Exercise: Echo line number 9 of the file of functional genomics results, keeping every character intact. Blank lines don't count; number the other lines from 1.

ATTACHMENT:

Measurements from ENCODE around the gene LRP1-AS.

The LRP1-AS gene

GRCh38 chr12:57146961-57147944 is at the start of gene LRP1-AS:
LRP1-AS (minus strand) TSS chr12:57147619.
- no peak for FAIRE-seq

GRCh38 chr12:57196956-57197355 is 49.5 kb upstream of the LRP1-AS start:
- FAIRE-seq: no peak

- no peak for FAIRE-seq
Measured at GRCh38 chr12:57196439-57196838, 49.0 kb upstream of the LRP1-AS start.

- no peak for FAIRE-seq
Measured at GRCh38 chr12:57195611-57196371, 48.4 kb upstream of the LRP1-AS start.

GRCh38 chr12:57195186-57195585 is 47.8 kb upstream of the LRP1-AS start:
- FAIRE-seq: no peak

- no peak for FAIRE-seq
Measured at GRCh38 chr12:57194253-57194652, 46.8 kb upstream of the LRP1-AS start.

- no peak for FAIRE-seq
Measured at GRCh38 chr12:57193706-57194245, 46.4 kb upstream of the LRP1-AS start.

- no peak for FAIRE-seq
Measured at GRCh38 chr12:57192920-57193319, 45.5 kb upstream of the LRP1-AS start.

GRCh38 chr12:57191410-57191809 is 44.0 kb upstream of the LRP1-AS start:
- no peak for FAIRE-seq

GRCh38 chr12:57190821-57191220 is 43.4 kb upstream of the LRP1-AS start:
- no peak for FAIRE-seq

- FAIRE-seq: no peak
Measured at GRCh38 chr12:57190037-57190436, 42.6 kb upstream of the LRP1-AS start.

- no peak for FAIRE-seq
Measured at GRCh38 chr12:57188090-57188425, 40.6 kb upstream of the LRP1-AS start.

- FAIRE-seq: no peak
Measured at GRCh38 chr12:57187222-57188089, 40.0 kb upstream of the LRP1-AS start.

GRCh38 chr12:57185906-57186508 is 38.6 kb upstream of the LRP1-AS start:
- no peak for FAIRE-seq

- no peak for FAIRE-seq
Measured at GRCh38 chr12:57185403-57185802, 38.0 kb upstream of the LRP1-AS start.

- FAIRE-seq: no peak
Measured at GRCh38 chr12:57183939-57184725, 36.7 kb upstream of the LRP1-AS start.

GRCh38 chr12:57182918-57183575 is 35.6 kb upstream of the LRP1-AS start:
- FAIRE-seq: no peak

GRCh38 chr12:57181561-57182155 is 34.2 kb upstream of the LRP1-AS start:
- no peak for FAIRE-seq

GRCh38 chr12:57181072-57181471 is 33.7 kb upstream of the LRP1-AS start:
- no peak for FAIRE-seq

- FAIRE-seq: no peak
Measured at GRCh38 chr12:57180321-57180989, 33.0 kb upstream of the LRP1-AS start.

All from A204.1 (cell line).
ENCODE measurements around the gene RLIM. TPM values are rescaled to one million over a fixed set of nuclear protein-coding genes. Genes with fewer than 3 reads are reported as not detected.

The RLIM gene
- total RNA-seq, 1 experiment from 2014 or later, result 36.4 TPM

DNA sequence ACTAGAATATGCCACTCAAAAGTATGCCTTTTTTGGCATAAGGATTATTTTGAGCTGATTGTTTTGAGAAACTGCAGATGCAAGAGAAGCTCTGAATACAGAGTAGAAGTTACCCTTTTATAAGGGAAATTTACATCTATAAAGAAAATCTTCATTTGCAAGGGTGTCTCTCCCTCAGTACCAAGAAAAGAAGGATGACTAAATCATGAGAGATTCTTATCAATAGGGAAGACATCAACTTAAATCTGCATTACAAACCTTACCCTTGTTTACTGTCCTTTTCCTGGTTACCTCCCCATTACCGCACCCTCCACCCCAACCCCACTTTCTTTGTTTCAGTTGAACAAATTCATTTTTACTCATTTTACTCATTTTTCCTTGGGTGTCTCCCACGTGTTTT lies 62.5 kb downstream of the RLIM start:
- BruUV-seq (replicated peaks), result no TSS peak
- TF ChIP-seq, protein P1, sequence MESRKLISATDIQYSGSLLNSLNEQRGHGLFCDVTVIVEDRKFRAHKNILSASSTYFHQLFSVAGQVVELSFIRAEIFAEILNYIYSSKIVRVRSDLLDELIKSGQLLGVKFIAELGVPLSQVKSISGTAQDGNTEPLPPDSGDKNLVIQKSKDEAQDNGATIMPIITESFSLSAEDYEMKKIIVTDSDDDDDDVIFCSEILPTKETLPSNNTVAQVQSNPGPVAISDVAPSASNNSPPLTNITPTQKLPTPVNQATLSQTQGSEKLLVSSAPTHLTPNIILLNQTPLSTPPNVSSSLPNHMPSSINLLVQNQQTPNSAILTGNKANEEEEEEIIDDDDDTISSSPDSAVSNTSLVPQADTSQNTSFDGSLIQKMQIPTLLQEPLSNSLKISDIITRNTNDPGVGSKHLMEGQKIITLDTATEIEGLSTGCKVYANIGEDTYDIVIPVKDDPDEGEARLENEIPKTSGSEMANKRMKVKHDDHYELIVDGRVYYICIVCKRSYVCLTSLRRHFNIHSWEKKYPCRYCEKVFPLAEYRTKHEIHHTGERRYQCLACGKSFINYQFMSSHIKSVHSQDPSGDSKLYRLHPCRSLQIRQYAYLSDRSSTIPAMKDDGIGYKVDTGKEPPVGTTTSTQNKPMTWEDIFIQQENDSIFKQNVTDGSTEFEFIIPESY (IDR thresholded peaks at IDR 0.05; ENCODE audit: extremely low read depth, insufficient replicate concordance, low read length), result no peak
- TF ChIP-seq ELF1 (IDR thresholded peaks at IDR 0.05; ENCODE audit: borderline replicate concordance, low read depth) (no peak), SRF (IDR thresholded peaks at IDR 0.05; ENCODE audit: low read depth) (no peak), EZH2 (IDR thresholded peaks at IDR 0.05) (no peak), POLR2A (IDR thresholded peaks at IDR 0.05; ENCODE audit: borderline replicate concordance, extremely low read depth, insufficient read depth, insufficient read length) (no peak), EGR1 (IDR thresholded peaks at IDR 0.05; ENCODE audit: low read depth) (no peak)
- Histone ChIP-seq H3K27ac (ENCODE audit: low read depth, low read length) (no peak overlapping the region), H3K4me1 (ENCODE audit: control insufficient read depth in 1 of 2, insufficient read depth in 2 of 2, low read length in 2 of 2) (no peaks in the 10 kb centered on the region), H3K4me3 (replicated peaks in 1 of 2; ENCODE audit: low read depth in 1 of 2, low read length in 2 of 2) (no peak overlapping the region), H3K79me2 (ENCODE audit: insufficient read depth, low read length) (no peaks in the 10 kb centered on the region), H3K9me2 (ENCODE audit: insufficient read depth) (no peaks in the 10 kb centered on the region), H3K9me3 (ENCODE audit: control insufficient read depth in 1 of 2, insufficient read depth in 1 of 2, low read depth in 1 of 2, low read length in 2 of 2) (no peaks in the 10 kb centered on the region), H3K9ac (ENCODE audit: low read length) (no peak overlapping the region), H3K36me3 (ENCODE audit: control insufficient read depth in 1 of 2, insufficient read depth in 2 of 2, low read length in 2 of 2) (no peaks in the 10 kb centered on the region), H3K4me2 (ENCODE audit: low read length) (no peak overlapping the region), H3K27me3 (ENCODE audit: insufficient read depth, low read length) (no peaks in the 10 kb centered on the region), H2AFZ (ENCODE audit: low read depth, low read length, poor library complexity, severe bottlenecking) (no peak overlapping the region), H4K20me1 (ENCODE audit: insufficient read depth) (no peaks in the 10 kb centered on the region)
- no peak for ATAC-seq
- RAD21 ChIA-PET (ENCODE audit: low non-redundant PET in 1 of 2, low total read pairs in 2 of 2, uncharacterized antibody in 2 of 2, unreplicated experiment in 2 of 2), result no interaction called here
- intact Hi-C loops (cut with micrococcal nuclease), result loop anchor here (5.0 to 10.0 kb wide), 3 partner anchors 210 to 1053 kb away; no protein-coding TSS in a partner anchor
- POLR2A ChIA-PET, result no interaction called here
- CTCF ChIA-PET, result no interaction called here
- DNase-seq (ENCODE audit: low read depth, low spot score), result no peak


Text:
Measured at GRCh38 chr12:57196439-57196838, 49.0 kb upstream of the LRP1-AS start.